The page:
If the aircraft is manoeuvring violently, or perhaps flying an approach in turbulent conditions, the canard-tail combination provides a rapid and powerful way of generating pitch commands, and also of trimming out the effects of high-lift devices such as slats and flaps which allow approach speeds to be managed.

I also referred to the SAC design as being relatively ‘long-coupled’, meaning that the canards are further ahead of the wing than is seen in other canard designs such as the Typhoon, Rafale and Su-33. The Chengdu J-20 shares this characteristic.

Why might this be a desirable design feature? It is an interesting choice, because it will, to some extent limit the ability to optimise the flow for minimum drag, because the direct influence of the canard flow on the wing will be somewhat reduced. However, the increased moment arm available will mean greater control power will be available for trimming or for manoeuvre. 

Implications of the configuration

What does this suggest about the aircraft design, and the requirements against which this aircraft and the J-20 were in competition?

To address this, one needs to make some conjecture about the purpose of the aircraft. I suggest the J-20 and SAC-design are in the nature of strategic air defence aircraft. Perhaps, like the MiG-31, their primary purpose could be homeland defence, but it seems likely that this also extends to the defence of China’s immediate area of economic influence, in which I include the South China Sea.

MiG-31

To deter and defeat incursions into this space, the aircraft would require a range of flexible and long-range weapons, clearly including long-range air-to-air weapons, but also possibly including anti-shipping, and in the future, perhaps hypersonic weapon systems. These weapons are all likely to be larger than the AMRAAM-class systems employed by many Western Nations, and in the case of anti-shipping and hypersonic systems may also be heavier.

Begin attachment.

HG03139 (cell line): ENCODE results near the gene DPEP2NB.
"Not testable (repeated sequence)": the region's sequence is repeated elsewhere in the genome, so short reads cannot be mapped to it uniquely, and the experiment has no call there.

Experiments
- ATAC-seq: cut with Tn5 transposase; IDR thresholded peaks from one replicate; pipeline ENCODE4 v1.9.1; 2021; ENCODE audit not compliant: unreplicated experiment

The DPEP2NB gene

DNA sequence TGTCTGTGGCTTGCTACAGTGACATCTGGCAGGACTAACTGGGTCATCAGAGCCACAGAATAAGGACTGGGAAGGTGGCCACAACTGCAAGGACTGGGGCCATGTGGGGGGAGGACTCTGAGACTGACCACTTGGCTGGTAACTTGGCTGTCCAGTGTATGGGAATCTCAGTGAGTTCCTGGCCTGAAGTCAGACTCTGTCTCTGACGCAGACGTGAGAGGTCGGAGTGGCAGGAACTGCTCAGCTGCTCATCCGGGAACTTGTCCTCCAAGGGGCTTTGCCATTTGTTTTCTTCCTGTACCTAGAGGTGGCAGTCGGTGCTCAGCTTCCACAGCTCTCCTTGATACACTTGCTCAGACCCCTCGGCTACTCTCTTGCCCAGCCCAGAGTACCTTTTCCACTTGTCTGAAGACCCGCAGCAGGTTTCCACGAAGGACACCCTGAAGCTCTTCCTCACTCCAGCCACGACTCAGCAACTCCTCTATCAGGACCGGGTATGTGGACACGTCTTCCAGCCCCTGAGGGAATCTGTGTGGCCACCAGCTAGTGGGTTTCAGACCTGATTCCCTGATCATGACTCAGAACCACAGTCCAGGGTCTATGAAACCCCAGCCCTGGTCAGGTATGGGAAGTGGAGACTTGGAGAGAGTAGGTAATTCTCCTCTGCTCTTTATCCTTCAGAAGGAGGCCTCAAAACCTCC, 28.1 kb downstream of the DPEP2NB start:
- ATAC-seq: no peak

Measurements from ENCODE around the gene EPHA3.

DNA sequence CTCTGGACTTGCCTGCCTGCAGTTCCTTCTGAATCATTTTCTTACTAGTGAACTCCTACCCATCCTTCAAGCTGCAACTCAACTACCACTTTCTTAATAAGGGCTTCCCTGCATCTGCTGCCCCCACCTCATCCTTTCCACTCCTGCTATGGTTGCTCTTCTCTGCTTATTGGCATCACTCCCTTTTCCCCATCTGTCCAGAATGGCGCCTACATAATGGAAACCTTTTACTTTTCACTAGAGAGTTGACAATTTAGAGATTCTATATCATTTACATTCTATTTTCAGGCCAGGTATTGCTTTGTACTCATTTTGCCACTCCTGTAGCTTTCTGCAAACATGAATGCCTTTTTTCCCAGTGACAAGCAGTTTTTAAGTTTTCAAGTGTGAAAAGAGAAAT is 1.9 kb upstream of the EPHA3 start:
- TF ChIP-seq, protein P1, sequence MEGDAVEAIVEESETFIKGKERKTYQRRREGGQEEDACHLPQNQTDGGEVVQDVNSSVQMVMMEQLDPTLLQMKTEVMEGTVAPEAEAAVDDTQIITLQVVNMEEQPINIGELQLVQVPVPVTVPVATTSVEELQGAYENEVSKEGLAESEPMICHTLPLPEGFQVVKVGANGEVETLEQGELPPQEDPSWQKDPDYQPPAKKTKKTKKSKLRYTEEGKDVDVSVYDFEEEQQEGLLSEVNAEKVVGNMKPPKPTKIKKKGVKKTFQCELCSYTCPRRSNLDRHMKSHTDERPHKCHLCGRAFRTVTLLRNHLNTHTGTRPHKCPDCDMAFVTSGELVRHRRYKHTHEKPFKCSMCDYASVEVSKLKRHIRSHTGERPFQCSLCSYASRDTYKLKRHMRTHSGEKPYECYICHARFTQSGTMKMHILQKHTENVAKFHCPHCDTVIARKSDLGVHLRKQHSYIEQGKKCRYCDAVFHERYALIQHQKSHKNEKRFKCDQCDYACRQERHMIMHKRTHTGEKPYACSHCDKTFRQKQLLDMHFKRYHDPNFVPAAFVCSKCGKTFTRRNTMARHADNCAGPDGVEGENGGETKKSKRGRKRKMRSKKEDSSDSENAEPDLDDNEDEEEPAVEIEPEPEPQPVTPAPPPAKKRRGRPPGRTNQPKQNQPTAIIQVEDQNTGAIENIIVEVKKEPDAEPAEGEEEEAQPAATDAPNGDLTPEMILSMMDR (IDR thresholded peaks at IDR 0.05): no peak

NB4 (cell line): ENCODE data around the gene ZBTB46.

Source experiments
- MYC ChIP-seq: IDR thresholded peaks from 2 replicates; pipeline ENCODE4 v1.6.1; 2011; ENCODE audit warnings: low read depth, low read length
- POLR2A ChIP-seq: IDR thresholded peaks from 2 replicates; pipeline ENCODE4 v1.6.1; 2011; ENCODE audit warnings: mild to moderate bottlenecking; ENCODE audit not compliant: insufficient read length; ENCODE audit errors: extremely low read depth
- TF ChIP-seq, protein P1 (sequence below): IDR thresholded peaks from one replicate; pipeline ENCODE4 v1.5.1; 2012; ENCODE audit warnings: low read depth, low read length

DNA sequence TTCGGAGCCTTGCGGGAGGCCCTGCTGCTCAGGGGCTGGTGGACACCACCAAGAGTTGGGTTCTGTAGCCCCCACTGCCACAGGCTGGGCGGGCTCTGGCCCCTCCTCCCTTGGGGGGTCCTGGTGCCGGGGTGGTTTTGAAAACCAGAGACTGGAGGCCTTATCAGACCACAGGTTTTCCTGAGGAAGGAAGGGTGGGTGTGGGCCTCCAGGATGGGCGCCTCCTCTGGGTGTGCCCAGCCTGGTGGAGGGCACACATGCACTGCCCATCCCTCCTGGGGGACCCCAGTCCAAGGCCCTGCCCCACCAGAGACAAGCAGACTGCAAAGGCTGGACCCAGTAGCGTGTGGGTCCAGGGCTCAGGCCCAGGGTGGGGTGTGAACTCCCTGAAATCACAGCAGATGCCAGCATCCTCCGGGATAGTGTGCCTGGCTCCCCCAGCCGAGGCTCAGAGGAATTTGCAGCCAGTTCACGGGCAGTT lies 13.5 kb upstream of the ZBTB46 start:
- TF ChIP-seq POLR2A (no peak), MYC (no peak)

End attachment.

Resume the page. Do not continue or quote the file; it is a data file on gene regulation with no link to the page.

This implies the need for the aircraft to have large weapons bays, and the ability to vary loads between different weapons and (probably) auxiliary fuel tanks. In any case, the geography of the air defence region is such that long-range, relatively large aircraft will be needed. High-speed, high-instantaneous-manoeuvrability, long-range and large internal weapons carriage appear to be the principal design drivers for the J-20 and the SAC design.

The Chengdu J-20 and the SAC design have adopted somewhat different solutions to these postulated design requirements. The J-20 is a long-coupled canard delta, appearing in some ways like a growth-version of the European canard fighters, but optimised for the internal carriage of relatively large weapons. The three-surface SAC design does look somewhat like an attempt at the same approach, but starting from a J-15-like three-surface solution, again seeking to provide a configuration with a large internal weapons bay. Both aircraft appear to be designed to accommodate a substantial c.g. range, allowing a wide range of fuel and weapon loads to be managed. The SAC design does also feature a straked wing, which appears to be, relative to the overall dimensions, a little smaller in area than that of the J-20.

J-20

Why might the J-20 have been favoured?  An almost impossible question to answer, as cost, industrial policies and other considerations are likely to have been involved. However, it is noticeable that the SAC design has a long forward fuselage, and that the intakes are set relatively far back on the airframe. 

J-20

It is possible that this complicates the packaging of the aircraft, as once intakes, engines and main undercarriage have been accommodated, there may be insufficient space for a broad weapons bay like that of the J-20. If the SAC bay has to extend forward into the forward fuselage, then the shape may have been constrained. Carrying two pairs of missiles in tandem (rather than 4-abreast as in the J-20) would be possible, but overall, the shape of such a bay might not offer the range of weapon options available from the J-20.